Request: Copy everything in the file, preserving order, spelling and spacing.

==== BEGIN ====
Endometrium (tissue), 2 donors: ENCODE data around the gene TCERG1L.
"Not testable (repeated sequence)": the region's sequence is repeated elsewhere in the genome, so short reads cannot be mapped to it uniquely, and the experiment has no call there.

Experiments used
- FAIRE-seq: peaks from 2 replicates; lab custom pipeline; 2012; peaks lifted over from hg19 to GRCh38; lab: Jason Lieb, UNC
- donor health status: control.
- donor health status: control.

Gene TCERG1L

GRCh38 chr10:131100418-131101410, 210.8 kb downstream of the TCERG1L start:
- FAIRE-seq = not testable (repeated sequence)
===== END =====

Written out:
Endometrium (tissue), 2 donors: ENCODE data around the gene TCERG1L.
"Not testable (repeated sequence)": the region's sequence is repeated elsewhere in the genome, so short reads cannot be mapped to it uniquely, and the experiment has no call there.

Experiments used
- FAIRE-seq: peaks from 2 replicates; lab custom pipeline; 2012; peaks lifted over from hg19 to GRCh38; lab: Jason Lieb, UNC
- donor health status: control.
- donor health status: control.

Gene TCERG1L

GRCh38 chr10:131100418-131101410, 210.8 kb downstream of the TCERG1L start:
- FAIRE-seq = not testable (repeated sequence)